S&P 500 Index

The S&P 500,[6] or just the S&P,[7][8] is an American stock market index based on the market capitalizations of 500 large companies having common stock listed on the NYSE, NASDAQ, or the Cboe BZX Exchange.

The S&P 500 was developed and continues to be maintained by S&P Dow Jones Indices, a joint venture majority-owned by S&P Global. S&P Dow Jones Indices publishes many stock market indices such as the Dow Jones Industrial Average, S&P MidCap 400, the S&P SmallCap 600, and the S&P Composite 1500. David M. Blitzer leads the committee that has overall responsibility for index security selection.[9] The S&P 500 is a capitalization-weighted index,[5] and is associated with many ticker symbols, such as: ^GSPC,[10] INX,[11] and $SPX, depending on market or website.[12] The S&P 500 differs from the Dow Jones Industrial Average and the NASDAQ Composite index, because of its diverse constituency and weighting methodology. It is one of the most commonly followed equity indices, and many consider it one of the best representations of the U.S. stock market.[13]

S&P 500
S and P 500 chart 1950 to 2016 with averages
S&P 500 Index from 1950 to 2016
FoundationMarch 4, 1957[1]
OperatorS&P Dow Jones Indices[2]
ExchangesNYSE, NASDAQ, Cboe BZX Exchange
Market capUS$23.7 trillion
(as of April 30, 2018)[4]
Weighting methodFree-float capitalization-weighted[5]
Related indices
S and P 500 daily linear chart 1950 to 2016
A linear chart of the S&P 500 using closing values from January 3, 1950 to February 19, 2016
S&P 500 daily logarithmic chart 1950 to 2016
A logarithmic chart of the S&P 500 using daily closing values from January 3, 1950 to February 19, 2016.
S and P 500 daily volume chart 1950 to 2016
A daily volume chart of the S&P 500 from January 3, 1950 to February 19, 2016
S&P500, 7p5, 4p0, 2018 December
Logarithmic graphs of S&P 500 index with and without inflation and with best fit lines


Standard & Poor's, a company that provides financial information and analysis, was founded in 1860 by Henry Varnum Poor. The "Composite Index",[14] as the S&P 500 was first called when it introduced its first stock index in 1923, began tracking a small number of stocks. Three years later in 1926, the Composite Index expanded to 90 stocks and then in 1957 it expanded to its current 500.[14] In 1941, Poor's Publishing (Henry Varnum Poor's original company) merged with Standard Statistics (founded in 1906 as the Standard Statistics Bureau) and therein assumed the name Standard and Poor's Corporation.[15] Its primary daily stock market index was the "S&P 90", a value-weighted index based on 90 stocks. Standard & Poor's also published a weekly index of the stocks of 425 industrial companies.[16] The S&P 500 index in its present form began on March 4, 1957. Technology has allowed the index to be calculated and disseminated in real time. The S&P 500 is widely used as a measure of the general level of stock prices, as it includes both growth stocks and value stocks.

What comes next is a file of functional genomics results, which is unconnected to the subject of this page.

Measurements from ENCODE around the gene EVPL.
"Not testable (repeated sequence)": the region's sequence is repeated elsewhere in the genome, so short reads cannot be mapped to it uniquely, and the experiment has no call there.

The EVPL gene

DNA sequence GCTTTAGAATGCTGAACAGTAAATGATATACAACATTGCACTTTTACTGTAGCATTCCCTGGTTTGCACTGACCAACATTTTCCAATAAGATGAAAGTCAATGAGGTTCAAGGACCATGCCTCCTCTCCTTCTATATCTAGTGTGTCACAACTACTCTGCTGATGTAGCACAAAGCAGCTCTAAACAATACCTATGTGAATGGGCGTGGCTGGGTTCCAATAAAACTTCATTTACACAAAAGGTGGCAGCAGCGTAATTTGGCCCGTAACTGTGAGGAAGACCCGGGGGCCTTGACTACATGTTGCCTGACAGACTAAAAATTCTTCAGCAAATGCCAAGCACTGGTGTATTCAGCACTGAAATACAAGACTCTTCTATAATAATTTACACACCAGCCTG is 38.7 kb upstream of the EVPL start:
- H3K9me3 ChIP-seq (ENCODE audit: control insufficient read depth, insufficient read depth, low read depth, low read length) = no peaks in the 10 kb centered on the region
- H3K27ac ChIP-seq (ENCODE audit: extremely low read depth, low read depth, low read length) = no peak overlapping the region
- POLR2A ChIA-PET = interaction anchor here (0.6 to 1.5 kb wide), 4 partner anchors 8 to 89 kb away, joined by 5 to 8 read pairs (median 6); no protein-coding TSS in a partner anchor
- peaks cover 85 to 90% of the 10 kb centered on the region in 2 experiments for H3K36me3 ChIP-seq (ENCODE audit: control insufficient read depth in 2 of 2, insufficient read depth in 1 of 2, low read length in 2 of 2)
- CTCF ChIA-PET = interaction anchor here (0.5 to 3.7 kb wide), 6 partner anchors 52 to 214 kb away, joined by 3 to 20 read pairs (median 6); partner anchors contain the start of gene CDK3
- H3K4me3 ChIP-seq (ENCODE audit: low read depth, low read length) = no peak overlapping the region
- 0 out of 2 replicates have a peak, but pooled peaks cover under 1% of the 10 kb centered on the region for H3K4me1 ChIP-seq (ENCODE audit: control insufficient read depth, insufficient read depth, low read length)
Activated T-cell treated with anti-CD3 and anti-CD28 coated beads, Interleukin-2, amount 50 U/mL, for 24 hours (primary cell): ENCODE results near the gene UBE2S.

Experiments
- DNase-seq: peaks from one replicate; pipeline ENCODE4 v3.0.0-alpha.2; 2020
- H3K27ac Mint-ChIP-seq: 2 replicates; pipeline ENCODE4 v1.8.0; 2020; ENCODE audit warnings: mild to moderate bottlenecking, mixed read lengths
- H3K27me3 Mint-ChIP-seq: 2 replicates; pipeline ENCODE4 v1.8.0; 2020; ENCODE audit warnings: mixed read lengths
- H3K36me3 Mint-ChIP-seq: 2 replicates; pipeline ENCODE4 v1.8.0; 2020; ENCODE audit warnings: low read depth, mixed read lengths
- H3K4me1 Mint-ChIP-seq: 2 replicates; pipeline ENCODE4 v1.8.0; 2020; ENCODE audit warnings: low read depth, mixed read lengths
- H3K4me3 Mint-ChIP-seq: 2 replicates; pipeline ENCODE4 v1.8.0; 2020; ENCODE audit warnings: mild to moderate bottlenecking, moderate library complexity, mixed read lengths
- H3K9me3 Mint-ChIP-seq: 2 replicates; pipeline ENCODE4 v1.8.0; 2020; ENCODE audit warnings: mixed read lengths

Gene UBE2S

In September 1962, Ultronic Systems Corp. entered into an agreement with Standard and Poor's. Under the terms of this agreement, Ultronics computed the S&P 500 Stock Composite Index, the 425 Stock Industrial Index, the 50 Stock Utility Index, and the 25 Stock Rail Index. Throughout the market day these statistics were furnished to Standard & Poor's. In addition, Ultronics also computed and reported the 94 S&P sub-indexes.[17]

Price history

On August 12, 1982, the index closed at 102.42.[18] The following describes the ups and downs of the period year 2000 to date.

On March 24, 2000, the index reached an intraday high of 1,552.87, at the peak of the dot-com bubble; a high not to be exceeded for the following seven years. By October 10, 2002, the index had fallen to 768.83, a decline of approximately 50%, during the stock market downturn of 2002[19] ; before subsequently turning back up.

On May 30, 2007, the S&P 500 closed at 1,530.23, to set its first all-time closing high in more than seven years. Although the index achieved a new all-time intraday high on October 11, 2007, at 1,576.09, following a record close of 1,565.15 on October 9, the index finished 2007 at 1,468.36 points—just below its 1999 annual close. Less than a month later, it dropped to 1,400, and would not see similar levels again for five years.

In mid-2007, the subprime mortgage crisis spread to the wider U.S. financial sector. The resulting situation became acute in September 2008, ushering in a period of unusual market volatility, encompassing record 100-point swings in both directions and reaching the highest levels since 1929.[20] On November 20, 2008, the index closed at 752.44, its lowest since early 1997.[21] A modest recovery the following day still left the index down 45.5% for the year. This year-to-date loss was the greatest since 1931, when the broad market declined more than 50%.[22] The index closed the year at 903.25, for a loss of 38.5%.[23] The market continued to decline in early 2009, surrounding the financial crisis of 2008. The index reached a nearly 13-year low, closing at 676.53, on March 9, 2009. The entire drop from high in Oct 2007 to low in Mar 2009 was 57.7%, the largest since WWII.